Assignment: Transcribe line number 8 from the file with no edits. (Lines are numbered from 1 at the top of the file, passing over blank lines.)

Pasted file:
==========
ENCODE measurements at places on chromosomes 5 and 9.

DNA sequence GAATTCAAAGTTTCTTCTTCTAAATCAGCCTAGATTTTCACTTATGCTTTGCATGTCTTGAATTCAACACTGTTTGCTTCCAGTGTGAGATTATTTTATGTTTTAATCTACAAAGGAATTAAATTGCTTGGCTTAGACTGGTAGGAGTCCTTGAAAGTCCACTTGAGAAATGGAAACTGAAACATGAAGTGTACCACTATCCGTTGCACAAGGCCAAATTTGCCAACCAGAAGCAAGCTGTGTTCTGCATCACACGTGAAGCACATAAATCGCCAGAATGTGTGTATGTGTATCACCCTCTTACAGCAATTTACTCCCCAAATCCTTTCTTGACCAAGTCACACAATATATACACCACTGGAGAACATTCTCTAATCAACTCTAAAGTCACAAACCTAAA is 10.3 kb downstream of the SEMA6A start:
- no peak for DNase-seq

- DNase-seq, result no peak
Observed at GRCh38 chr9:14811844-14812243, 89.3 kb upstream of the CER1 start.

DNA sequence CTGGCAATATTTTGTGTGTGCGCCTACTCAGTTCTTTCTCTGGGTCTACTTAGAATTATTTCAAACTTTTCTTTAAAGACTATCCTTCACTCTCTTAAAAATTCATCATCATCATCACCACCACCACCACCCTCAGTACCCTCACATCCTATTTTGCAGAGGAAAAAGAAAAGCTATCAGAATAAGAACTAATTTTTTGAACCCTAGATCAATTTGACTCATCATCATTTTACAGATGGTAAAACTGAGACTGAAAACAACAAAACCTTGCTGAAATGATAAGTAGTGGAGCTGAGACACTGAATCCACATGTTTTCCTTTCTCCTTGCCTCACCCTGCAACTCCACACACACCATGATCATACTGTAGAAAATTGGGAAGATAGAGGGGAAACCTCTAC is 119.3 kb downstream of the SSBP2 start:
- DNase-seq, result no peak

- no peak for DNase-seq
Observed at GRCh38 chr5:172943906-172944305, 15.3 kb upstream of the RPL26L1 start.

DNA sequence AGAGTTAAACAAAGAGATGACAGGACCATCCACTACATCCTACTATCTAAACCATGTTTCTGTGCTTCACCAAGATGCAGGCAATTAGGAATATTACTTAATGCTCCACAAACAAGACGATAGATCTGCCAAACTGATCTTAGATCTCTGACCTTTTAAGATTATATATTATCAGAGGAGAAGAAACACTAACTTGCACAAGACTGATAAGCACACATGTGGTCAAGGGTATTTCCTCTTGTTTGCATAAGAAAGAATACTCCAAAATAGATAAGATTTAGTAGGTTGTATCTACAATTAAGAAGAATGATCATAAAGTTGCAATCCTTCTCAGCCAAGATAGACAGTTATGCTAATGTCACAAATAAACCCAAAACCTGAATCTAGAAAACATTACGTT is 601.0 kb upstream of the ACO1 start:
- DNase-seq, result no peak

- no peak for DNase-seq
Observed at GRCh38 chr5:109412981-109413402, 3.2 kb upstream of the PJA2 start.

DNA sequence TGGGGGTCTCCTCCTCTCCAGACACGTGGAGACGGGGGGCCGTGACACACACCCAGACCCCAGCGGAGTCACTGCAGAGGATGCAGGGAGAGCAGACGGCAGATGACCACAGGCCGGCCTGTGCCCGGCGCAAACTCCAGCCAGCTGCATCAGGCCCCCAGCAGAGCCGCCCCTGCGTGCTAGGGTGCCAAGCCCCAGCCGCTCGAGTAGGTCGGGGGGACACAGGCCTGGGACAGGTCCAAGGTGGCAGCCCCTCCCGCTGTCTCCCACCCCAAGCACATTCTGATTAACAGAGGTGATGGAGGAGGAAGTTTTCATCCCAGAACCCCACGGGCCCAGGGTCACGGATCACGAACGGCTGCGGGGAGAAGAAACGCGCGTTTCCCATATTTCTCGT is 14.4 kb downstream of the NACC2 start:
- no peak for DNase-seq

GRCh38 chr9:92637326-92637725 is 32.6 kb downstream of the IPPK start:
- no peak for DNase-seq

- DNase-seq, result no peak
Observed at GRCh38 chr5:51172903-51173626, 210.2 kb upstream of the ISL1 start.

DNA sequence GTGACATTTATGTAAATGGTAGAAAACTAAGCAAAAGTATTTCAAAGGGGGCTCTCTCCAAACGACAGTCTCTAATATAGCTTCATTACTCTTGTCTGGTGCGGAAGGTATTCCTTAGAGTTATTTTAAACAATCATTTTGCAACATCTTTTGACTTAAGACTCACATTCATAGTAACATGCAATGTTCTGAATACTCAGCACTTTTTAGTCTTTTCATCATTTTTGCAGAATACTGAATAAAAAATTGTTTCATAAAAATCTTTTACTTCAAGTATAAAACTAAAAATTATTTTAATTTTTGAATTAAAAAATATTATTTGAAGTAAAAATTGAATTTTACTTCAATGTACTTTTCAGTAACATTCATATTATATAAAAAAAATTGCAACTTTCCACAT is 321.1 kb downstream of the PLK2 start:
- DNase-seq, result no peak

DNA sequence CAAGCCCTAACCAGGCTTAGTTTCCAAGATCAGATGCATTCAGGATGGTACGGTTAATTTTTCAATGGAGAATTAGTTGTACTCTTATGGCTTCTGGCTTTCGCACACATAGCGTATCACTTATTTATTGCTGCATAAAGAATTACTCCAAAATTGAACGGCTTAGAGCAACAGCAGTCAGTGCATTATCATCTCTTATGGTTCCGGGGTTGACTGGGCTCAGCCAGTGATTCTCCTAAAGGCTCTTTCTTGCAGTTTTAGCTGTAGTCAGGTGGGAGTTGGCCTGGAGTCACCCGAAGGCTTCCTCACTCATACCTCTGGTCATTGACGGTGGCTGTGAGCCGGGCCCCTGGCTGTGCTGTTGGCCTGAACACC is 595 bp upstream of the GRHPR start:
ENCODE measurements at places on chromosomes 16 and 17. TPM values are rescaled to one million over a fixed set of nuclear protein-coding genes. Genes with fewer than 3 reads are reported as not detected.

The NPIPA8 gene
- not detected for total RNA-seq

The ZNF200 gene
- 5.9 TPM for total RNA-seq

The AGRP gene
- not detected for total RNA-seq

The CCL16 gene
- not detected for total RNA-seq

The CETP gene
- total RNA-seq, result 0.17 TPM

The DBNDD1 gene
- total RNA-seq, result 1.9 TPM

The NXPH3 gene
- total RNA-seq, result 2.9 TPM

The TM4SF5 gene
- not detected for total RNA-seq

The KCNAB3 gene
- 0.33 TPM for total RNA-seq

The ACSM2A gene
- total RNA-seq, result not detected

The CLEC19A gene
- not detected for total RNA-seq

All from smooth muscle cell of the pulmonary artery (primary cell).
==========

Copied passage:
- no peak for DNase-seq